Western Blue Flag
Scientific Name: Iris missouriensis
Other/Previous Names: Western Blue-flag
Taxonomy Group: Vascular Plants
Last COSEWIC Assessment: April 2010
Last COSEWIC Designation: Special Concern
SARA Status: Schedule 1, Special Concern
Image of Western Blue Flag
The Western Blue Flag is a perennial plant that grows from a thick, dark rhizome. It has blue-green leaves that are 30 to 60 cm long and 3 to 8 cm wide. The flowering stems are generally leafless, but may have a single leaf. There are 2 to 4 pale blue or blue-violet flowers on a stem, followed by an oblong seed capsule that is 2 to 5 cm long and contains brown seeds.
Distribution and Population
The Western Blue Flag is widely distributed in the western United States. In Canada, it is restricted to about 500 km2 in southern Alberta where it is known to occur at seven locations. It has disappeared from an eighth natural location and has been introduced at four other sites. Formerly reported to exist in central British Columbia as well, the plant thought to be the Western Blue Flag in this province was determined to be a different species. The size of the current total population in Alberta is unknown. In 1989, there were fewer than 10,000 plants in Canada. No known populations have been extirpated in the last decade, but the habitat for two populations has been degraded. The populations at one location are being monitored: at one monitoring site the population appears to have increased, but at all others it decreased by 37 to 100%. Population declines have occurred at most other locations (50% at one location).
The Western Blue Flag inhabits moist meadows and streambanks, areas that are usually wet in the spring but dry or remain just slightly moist during the summer. The plants require moisture when they are flowering, and warmer and drier conditions in subsequent months. All Alberta populations are on level or gently sloping ground that is only slightly humid during most of the growing season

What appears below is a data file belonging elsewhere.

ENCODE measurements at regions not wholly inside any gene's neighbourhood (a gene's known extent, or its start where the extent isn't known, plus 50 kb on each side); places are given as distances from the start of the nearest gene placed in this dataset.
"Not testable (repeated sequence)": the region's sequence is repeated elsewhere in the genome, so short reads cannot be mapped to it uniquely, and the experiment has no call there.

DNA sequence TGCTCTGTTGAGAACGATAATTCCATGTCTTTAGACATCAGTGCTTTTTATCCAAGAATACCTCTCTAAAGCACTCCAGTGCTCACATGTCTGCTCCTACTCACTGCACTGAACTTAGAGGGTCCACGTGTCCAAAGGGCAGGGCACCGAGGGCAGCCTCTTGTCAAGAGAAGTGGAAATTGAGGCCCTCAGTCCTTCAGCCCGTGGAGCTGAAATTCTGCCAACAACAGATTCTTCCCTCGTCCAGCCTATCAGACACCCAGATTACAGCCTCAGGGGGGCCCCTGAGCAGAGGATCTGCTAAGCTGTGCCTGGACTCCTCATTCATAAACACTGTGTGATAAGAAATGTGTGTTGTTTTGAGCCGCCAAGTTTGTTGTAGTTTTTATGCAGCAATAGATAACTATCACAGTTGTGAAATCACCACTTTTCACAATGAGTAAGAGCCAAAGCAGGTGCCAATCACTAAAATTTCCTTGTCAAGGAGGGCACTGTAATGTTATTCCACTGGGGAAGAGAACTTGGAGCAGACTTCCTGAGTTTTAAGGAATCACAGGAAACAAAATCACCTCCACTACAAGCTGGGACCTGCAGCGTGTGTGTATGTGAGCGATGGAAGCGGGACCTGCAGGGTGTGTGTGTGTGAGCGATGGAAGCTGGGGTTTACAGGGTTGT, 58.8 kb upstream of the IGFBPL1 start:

The Western Blue Flag reproduces from seeds and from rootstocks to form clones. The species can spread rapidly through vegetative growth if competing vegetation is removed by moderate grazing, but heavy grazing is detrimental to the plant. Blue Flag flowers from mid-June to early July. The seeds are dispersed by the wind and usually fall close to the parent plant, requiring a two- to three-month germination period. Flowers are produced in the second or third year.
The distribution of the Western Blue Flag is limited by climate, suitable habitat and its narrow environmental tolerances. In addition, loss of habitat (especially conversion of native grassland to pasture and cropland) is an important limiting factor. Since this species occupies a very narrow niche, human activities such as alteration of drainage patterns, overgrazing, cultivation, and the use of herbicides limit the areas where it can survive. Other limiting factors include competition from native and invasive species, change in habitat conditions, and the collection of plants for horticultural and medicinal uses.
Federal ProtectionMore information about SARA, including how it protects individual species, is available in the Species at Risk Act: A Guide.
One population occurs within a provincial park and receives some protection, but is threatened by introduced species.
Provincial and Territorial Protection
Status of Recovery Planning
Recovery Strategies :
Name Management Plan for the Western Blue Flag (Iris missouriensis) in Canada
Status First posting on SAR registry
Western Blue-flag Recovery Team
Richard Quinlan - Chair/Contact - Government of Alberta
Phone: 403-381-5397 Fax: 403-381-5723 Send Email
Recovery Progress and Activities